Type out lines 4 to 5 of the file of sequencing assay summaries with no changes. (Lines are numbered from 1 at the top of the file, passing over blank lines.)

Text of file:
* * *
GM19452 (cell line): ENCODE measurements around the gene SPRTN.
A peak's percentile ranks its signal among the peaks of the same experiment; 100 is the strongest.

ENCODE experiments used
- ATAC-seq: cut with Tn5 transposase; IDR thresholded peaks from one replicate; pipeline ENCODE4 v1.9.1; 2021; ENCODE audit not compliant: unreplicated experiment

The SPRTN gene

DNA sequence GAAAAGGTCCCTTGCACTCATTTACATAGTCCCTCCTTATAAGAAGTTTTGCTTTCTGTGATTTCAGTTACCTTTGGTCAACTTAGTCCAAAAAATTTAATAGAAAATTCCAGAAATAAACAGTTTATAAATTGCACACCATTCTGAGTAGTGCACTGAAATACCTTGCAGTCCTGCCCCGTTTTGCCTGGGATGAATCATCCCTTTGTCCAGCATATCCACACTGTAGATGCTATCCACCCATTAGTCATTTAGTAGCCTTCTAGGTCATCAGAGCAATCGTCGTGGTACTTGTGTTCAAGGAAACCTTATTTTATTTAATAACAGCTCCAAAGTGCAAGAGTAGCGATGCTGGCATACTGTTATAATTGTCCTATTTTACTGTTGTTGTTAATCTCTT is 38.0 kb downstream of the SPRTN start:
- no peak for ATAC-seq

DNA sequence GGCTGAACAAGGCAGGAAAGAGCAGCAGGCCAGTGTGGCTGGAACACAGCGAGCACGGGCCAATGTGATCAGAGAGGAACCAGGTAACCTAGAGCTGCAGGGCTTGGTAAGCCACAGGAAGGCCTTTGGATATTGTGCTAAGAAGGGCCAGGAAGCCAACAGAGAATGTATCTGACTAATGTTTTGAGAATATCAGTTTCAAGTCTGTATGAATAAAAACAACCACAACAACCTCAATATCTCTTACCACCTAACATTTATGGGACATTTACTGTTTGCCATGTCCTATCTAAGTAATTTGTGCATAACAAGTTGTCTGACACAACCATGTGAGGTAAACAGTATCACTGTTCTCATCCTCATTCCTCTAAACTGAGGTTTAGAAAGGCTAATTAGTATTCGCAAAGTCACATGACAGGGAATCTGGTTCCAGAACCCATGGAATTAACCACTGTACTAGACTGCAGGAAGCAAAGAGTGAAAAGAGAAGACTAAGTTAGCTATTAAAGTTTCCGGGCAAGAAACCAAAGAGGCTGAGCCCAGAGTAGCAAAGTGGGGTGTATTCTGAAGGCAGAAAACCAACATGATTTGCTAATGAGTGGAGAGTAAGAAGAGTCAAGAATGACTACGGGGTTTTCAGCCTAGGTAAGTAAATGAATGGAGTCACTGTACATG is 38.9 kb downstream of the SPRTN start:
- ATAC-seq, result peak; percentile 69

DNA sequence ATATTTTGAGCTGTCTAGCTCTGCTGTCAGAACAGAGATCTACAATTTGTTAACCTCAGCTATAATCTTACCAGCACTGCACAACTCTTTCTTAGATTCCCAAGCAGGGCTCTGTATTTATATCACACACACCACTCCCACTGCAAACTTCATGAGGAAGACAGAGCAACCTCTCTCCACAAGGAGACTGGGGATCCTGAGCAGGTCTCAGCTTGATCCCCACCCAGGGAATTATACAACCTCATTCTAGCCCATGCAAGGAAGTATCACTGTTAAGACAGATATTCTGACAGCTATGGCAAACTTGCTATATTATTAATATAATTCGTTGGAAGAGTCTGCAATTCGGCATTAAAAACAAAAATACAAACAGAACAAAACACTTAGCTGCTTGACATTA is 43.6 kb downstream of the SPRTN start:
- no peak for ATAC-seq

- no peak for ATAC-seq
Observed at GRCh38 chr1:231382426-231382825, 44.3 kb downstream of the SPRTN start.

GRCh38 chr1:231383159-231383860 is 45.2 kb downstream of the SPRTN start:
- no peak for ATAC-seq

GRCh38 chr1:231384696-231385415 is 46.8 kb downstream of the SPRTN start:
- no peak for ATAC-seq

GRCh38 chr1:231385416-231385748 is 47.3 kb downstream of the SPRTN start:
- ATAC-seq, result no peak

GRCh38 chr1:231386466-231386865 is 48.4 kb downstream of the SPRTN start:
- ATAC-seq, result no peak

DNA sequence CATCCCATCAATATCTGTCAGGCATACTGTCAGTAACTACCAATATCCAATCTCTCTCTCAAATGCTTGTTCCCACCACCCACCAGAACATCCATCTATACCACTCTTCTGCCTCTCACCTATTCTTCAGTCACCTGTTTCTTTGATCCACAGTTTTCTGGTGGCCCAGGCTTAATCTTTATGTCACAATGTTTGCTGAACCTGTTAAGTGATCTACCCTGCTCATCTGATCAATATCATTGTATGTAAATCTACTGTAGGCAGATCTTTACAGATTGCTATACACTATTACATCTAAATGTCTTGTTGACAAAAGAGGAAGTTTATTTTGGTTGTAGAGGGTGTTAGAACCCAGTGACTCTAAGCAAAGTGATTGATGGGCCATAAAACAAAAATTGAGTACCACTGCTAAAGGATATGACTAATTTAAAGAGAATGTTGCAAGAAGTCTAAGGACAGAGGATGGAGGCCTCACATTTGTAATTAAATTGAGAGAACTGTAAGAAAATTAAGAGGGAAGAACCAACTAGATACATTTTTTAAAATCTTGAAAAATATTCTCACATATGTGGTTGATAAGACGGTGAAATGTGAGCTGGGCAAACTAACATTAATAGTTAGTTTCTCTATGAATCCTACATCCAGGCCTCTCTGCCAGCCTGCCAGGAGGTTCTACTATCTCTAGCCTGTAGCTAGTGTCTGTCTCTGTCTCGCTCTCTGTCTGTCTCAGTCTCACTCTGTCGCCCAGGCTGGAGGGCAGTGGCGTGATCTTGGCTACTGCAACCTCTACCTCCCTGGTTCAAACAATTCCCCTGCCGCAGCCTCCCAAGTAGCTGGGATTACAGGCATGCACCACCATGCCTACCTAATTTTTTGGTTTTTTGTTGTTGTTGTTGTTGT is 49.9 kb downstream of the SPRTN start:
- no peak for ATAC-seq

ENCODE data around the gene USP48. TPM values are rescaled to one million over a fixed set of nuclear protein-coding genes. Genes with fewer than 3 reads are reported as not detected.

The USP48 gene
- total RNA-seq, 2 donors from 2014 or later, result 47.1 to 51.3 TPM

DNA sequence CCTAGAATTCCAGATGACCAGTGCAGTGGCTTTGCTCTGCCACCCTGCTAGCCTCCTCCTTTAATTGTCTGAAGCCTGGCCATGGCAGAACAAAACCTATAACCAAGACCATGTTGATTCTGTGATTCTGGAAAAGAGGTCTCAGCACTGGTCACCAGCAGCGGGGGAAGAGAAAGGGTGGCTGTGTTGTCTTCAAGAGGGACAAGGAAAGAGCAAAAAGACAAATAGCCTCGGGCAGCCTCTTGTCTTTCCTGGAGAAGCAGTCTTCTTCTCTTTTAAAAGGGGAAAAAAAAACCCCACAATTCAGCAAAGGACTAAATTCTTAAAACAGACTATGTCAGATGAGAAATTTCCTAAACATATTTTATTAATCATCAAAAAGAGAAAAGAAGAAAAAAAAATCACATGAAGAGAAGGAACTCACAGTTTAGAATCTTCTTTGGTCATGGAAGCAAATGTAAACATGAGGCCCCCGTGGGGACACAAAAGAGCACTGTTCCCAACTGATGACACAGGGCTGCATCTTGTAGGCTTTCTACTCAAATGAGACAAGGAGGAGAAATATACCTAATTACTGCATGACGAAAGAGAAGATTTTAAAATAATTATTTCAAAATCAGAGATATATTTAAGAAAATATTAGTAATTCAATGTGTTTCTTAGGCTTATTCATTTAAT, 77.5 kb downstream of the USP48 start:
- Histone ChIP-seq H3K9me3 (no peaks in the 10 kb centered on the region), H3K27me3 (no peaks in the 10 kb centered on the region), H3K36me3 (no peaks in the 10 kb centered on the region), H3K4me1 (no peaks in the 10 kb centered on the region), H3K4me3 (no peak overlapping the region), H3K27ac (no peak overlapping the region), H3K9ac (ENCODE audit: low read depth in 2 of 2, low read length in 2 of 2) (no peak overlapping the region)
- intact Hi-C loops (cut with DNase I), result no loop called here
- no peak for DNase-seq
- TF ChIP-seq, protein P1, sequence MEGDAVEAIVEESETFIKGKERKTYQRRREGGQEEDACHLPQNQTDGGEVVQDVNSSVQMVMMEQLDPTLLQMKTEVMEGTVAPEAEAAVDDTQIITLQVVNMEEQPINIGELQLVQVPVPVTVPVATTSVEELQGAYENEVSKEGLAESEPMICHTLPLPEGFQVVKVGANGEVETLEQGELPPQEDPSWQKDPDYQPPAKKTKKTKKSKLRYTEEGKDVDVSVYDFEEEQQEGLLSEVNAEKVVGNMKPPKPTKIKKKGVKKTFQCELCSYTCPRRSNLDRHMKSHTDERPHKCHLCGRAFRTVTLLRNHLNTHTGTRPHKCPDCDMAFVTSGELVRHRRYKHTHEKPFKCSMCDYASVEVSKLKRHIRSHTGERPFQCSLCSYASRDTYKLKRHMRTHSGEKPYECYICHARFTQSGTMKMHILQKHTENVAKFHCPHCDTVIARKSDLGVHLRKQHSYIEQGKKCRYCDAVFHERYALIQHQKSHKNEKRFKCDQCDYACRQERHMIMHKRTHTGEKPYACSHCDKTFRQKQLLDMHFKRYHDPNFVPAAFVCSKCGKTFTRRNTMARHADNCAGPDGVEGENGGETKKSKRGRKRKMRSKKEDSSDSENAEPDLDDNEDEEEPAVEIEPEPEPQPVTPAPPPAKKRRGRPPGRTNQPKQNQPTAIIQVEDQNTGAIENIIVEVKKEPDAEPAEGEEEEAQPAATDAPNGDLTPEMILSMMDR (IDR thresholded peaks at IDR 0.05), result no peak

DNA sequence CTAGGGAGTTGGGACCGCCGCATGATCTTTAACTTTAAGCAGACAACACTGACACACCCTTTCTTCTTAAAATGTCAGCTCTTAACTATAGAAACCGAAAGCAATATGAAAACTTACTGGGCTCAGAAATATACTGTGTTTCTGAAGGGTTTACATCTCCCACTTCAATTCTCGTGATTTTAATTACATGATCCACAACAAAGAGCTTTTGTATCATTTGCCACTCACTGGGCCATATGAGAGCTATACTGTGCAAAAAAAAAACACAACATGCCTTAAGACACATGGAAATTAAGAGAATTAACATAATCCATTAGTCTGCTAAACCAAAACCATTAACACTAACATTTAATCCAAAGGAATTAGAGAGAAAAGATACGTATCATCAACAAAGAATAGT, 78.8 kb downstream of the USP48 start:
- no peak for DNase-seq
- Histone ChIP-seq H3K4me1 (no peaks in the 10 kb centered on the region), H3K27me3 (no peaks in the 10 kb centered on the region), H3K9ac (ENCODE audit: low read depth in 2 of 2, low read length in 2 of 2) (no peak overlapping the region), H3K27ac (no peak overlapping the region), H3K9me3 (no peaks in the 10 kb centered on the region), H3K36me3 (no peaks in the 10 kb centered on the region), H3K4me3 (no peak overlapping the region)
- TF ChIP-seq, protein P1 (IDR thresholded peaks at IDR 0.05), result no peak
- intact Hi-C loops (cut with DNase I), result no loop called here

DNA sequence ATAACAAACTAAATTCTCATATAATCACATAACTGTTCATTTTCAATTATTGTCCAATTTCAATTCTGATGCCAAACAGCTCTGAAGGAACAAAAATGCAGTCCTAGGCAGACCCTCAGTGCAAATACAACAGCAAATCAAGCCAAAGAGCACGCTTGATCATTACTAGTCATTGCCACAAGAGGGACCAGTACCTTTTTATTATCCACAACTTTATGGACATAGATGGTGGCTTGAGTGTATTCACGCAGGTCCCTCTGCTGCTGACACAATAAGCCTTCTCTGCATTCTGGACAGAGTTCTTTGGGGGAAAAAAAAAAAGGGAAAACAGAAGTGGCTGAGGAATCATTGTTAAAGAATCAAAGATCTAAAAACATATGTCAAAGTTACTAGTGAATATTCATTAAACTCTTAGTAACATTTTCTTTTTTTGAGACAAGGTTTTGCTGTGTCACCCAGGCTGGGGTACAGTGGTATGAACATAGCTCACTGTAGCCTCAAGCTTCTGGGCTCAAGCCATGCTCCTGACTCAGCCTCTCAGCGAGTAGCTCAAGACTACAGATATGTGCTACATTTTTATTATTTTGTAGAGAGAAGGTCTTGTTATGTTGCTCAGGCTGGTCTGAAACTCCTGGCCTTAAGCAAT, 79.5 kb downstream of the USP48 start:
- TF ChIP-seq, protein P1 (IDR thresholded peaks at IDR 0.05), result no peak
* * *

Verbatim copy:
- ATAC-seq: cut with Tn5 transposase; IDR thresholded peaks from one replicate; pipeline ENCODE4 v1.9.1; 2021; ENCODE audit not compliant: unreplicated experiment

The SPRTN gene